In the near future, the amount of elderly in need of care will outgrow the number of available healthcare professionals. In order to support healthcare professionals and those receiving care, social robots are becoming increasingly important. However, to be able to humanize healthcare, technology also needs to be humanized. These social robots are interactive, intelligent agents (digital or physical) that are capable of simulating human-like social behavior.
One of the applications of social robots is enabling the elderly to live independently at home even if they have physical or cognitive disabilities. Good communication between an elder and a social robot is very important for the successful application of this technology. For this purpose, the social robot will be equipped with a camera and software capable of recognizing the emotions of the elder using the FaceReader technology of VicarVision.
The question is if and when the social robot should communicate emotions to the elder, and how this is dependent on task, context, and user preferences. The second question is how FaceReader technology can contribute to this communication between user and technology.
Goal of the Assignment
The goal of the graduation assignment is to identify appropriate functionality (e.g., having a conversation, reminding to exercise) for such a social robot in the healthcare domain. The second, more important goal is to explore and finds ways how to design the interaction between social robot and elderly for this functionality.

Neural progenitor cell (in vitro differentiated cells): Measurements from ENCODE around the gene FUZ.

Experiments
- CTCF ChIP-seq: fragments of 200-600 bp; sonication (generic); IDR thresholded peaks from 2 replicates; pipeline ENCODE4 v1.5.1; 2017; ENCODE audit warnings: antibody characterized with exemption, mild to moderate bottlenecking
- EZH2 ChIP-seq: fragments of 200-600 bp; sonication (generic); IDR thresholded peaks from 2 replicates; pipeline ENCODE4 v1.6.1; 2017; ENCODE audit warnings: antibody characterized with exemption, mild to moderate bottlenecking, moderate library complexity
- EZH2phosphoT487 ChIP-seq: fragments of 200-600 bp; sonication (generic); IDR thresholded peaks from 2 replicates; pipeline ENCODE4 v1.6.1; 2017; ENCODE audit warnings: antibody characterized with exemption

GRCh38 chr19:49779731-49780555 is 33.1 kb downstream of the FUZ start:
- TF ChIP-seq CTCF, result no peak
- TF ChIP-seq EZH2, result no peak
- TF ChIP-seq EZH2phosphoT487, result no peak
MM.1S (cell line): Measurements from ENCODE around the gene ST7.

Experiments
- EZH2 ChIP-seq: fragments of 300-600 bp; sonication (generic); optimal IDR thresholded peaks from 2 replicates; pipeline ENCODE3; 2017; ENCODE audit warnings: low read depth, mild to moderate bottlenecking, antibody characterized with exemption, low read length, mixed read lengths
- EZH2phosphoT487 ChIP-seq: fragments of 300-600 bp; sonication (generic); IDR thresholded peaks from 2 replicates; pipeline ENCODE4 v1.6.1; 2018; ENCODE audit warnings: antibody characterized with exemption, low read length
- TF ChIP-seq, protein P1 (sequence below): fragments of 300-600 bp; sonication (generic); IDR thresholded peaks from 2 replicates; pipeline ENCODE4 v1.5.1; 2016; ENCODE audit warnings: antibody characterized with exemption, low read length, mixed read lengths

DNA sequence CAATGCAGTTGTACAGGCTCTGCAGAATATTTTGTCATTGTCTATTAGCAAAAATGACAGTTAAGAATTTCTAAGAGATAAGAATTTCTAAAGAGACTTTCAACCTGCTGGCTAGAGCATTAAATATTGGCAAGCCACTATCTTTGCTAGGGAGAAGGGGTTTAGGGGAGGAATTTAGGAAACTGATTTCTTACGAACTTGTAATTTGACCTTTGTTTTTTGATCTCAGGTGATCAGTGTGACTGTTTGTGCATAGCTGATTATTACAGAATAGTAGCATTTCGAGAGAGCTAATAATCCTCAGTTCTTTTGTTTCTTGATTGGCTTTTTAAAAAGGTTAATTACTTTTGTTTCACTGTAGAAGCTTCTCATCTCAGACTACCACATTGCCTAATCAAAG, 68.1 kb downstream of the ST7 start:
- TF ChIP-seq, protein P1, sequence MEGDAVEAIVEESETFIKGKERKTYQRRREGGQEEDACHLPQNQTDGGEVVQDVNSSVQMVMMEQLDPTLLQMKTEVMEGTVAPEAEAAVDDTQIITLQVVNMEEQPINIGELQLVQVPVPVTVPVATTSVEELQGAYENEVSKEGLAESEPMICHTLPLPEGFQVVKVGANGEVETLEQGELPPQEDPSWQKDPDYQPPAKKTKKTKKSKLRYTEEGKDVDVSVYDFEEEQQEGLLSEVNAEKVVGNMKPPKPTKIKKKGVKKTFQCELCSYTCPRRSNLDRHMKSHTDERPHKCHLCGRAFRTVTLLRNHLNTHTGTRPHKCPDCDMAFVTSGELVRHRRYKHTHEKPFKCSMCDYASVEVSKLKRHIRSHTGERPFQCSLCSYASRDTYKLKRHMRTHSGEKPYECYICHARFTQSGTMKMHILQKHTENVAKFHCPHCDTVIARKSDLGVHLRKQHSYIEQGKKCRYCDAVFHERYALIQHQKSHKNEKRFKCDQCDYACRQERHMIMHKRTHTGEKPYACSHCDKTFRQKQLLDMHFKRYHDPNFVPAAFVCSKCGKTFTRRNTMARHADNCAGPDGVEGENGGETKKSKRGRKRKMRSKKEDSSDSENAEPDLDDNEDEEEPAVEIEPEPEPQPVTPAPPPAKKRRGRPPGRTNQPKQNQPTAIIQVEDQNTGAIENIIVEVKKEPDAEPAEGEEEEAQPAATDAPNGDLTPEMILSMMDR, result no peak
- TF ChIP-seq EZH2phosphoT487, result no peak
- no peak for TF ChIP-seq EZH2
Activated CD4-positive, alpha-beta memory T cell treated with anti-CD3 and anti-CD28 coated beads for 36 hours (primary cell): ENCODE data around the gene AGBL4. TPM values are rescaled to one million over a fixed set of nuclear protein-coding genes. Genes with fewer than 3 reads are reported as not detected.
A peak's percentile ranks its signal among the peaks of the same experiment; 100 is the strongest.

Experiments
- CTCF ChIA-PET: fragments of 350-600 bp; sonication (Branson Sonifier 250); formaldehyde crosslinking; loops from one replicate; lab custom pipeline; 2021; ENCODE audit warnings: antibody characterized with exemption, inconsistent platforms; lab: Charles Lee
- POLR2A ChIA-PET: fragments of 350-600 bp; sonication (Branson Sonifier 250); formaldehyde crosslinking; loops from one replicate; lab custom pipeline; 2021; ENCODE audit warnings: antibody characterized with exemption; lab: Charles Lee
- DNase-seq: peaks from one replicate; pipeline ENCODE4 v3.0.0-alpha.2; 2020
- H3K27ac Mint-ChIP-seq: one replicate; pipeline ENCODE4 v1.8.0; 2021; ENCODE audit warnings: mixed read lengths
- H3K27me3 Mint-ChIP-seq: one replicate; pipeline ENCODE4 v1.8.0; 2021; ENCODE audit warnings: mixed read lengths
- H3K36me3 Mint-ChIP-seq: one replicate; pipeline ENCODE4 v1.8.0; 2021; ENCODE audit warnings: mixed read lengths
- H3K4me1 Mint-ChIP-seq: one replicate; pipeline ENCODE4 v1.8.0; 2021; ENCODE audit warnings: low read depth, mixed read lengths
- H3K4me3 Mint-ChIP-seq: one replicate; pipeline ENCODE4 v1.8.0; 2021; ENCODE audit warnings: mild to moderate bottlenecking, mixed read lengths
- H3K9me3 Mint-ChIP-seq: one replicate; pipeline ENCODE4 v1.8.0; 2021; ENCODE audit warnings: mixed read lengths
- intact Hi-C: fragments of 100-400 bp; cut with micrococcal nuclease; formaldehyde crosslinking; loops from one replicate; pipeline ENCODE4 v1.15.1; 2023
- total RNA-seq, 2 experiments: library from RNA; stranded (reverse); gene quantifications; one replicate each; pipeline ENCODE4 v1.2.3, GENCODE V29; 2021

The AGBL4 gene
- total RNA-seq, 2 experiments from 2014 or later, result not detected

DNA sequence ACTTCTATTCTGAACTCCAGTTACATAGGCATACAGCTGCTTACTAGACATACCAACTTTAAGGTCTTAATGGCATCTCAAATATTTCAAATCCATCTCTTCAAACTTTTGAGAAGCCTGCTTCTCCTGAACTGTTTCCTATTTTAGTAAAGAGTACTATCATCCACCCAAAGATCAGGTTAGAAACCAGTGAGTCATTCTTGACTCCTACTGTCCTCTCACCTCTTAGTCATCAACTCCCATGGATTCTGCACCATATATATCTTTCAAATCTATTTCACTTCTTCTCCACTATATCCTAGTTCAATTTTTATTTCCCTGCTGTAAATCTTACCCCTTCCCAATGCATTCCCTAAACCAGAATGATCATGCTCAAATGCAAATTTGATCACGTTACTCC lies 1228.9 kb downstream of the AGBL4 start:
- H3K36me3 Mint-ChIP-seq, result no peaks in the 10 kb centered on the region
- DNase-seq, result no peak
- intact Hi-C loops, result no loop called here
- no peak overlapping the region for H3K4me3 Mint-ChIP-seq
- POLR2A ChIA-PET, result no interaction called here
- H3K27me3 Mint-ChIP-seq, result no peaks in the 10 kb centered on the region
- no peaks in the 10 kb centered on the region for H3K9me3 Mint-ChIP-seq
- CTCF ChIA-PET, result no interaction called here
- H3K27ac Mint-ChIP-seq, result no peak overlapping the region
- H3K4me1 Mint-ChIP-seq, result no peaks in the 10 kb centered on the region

An important aspect is that the social robot is able to receive input from FaceReader, which analyzes the emotions of the elder.
Currently, social robots are designed form a technical perspective, not from the user’s perspective. Therefore, the focus of the assignment is on the exploration of interaction design between the social robot and the elderly user at a conceptual level, using the added value of FaceReader.
Q.bo One, an open source social robot that uses a combination of Raspberry Pi and Arduino, is available at VicarVision for implementation and experimentation as part of this project.
VicarVision develops state of the art computer vision solutions and specializes in perceiving people from video. In 2007, VicarVision introduced FaceReader, the first commercially available tool capable of evaluating facial expressions in real time. FaceReader is distributed worldwide and is now in use in over 1000 organizations in the world.